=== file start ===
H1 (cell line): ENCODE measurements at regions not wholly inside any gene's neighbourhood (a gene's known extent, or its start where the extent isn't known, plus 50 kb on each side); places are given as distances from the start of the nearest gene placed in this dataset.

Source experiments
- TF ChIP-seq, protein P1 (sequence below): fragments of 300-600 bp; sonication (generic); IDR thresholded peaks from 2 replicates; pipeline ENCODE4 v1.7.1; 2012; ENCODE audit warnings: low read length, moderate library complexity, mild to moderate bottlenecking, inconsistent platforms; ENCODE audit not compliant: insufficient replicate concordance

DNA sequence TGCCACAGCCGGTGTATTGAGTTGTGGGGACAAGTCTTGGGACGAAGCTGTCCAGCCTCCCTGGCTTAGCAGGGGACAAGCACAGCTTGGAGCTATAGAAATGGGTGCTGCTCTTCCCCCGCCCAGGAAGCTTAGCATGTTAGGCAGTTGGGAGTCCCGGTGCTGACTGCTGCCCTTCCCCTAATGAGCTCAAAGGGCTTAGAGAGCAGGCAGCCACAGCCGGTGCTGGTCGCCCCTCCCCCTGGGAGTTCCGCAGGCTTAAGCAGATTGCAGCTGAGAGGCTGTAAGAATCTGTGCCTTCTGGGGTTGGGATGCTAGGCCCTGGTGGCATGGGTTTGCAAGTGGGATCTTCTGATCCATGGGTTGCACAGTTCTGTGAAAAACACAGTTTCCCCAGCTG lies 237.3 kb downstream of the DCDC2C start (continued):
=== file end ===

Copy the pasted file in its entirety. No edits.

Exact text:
H1 (cell line): ENCODE measurements at regions not wholly inside any gene's neighbourhood (a gene's known extent, or its start where the extent isn't known, plus 50 kb on each side); places are given as distances from the start of the nearest gene placed in this dataset.

Source experiments
- TF ChIP-seq, protein P1 (sequence below): fragments of 300-600 bp; sonication (generic); IDR thresholded peaks from 2 replicates; pipeline ENCODE4 v1.7.1; 2012; ENCODE audit warnings: low read length, moderate library complexity, mild to moderate bottlenecking, inconsistent platforms; ENCODE audit not compliant: insufficient replicate concordance

DNA sequence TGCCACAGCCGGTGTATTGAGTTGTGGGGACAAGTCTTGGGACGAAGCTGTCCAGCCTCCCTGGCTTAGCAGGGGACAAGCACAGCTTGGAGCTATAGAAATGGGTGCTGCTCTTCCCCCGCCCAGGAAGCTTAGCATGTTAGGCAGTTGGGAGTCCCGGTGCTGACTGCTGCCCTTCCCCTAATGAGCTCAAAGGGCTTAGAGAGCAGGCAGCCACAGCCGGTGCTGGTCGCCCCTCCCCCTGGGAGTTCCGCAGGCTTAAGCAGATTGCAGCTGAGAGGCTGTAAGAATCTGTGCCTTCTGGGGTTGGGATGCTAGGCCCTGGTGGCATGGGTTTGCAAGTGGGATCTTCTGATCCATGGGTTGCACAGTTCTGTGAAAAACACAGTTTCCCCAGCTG lies 237.3 kb downstream of the DCDC2C start (continued):